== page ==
a man speaks into a camera, gesturing with his hands

Gov. Charlie Baker speaks to hundreds of local officials from across the state during the MMA’s virtual Annual Business Meeting on Jan. 22.

Speaking to hundreds of local officials from across the state during the MMA’s virtual Annual Business Meeting this morning, Gov. Charlie Baker announced plans to file legislation next week seeking $200 million for the Chapter 90 local road maintenance program in fiscal 2023.

“We’ll try to get it done early enough for you to take advantage of it this summer,” he said, noting that his administration has released a total of $1.56 billion in funding so far through the Chapter 90 formula, and mentioning separate, targeted infrastructure grant programs such as Complete Streets and the Municipal Small Bridge Program.

Base Chapter 90 funding has remained flat at $200 million since 2012, however, and the MMA and local officials have been calling for an increase to $300 million per year, indexed to inflation, for quite some time.

The governor echoed an announcement made by Lt. Gov. Karyn Polito at yesterday’s MMA meeting that the administration’s state budget bill for fiscal 2023, due to be filed next Wednesday, will propose a 2.7% increase in unrestricted local aid.

During a question and answer period, Newton Mayor Ruthanne Fuller, the incoming president of the MMA, said local officials were expecting a bigger increase, one that better reflects the record-breaking state tax collections of the past two years. With local budgets constrained by higher inflation and a tight cap on property taxes, she said, “the 2.7% feels really tight for us.”

“We made a commitment to you and we honored it,” Baker replied, referring to the administration’s pledge to increase the Unrestricted General Government Aid account each year at the same rate as the consensus forecast for state revenue growth — a number announced last week for fiscal 2023. “If this number turns out to be too high, we’re not going to change it.”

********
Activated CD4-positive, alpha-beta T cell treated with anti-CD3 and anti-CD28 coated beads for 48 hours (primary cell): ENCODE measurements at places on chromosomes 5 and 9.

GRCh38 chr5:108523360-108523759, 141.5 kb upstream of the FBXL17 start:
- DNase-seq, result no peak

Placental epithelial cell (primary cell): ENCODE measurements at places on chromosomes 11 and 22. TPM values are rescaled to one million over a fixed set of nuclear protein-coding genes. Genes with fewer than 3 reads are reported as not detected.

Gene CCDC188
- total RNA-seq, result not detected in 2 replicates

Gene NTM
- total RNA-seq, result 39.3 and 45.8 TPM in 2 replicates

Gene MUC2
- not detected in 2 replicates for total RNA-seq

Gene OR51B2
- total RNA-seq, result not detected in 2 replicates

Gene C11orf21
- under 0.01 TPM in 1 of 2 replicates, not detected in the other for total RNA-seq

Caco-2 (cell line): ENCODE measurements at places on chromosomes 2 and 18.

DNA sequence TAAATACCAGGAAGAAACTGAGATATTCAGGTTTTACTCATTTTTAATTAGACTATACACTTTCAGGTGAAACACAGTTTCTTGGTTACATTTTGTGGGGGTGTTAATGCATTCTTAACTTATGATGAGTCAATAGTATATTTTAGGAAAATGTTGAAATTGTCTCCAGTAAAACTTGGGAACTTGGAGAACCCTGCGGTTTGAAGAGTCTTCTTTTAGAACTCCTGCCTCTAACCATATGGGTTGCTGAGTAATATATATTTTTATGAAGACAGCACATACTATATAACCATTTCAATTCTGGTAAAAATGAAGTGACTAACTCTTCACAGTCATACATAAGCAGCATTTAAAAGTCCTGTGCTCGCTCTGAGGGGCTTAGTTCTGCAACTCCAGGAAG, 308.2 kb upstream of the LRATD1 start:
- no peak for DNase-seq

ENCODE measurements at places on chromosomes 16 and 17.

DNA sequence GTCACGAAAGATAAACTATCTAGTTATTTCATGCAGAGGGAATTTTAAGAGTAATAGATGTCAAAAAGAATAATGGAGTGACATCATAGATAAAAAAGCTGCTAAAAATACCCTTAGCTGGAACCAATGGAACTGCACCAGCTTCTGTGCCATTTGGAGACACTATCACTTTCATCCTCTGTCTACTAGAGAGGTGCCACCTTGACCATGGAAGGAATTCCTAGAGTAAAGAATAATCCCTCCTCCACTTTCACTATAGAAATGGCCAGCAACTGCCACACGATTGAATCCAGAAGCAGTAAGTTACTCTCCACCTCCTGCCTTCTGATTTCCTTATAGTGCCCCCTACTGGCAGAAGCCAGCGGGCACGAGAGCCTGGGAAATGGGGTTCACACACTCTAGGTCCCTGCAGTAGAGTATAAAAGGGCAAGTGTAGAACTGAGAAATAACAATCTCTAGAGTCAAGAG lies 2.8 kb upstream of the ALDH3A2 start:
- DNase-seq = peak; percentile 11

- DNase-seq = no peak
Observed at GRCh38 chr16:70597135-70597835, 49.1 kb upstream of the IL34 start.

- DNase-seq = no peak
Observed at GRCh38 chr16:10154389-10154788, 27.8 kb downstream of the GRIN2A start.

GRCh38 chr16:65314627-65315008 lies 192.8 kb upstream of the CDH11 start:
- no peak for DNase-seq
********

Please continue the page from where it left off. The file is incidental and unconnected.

Yesterday, MMA Executive Director Geoff Beckwith pointed out that state tax revenue growth is tracking at 22% above the original consensus revenue forecast for fiscal 2022. The MMA also provided its analysis to the administration last week.

The governor held firm, but said he’d be open to conversations later in the fiscal year, if revenues remain strong, about supplemental funding “to address things you have fixed costs on.” The MMA, meanwhile, said it would make its UGGA case with the Legislature as the budget process moves forward.

During the session, Fuller and MMA President Adam Chapdelaine expressed appreciation to the governor for his partnership with cities and towns, and praised his long-standing commitment to making the state-local relationship a positive one, even when policy differences emerge.

As former local officials themselves, Baker and Polito have made it a practice to meet with local officials at the MMA Annual Meeting, even when the pandemic has meant the meeting can’t be held in person, such as last year and this year.

“Thank you to the MMA and all the local officials across the state, for all of your hard work, your partnership, your honesty, your creativity, and your imagination over the course of the past seven years,” Baker said. “Our close relationship with municipalities … made a big difference when things got really rough during the COVID pandemic.

“There was a certain amount of earned trust there running in both directions. That provided a foundation for us to play through all the complexities that came with the pandemic.”

While the pandemic continues, the governor said the state “is in a much better position today when it comes to COVID” than it was a year ago, with 6.5 million Massachusetts residents having received at least one dose of a COVID vaccine, 80% of the eligible population being fully vaccinated, and 2.5 million residents having received vaccine boosters — or roughly half of those who are fully vaccinated.

With federal recovery aid pouring into the state, supplemented by a state COVID recovery appropriation, as well as ongoing challenges that date to pre-pandemic times, the governor said he looks forward to working alongside local leaders on an ambitious agenda in the time remaining in his second and final term.

“There’s a lot of opportunity there, and I hope we do all we can to take full advantage of it,” he said. “Let’s get a lot done in the next 10 or 11 months. A lot!”

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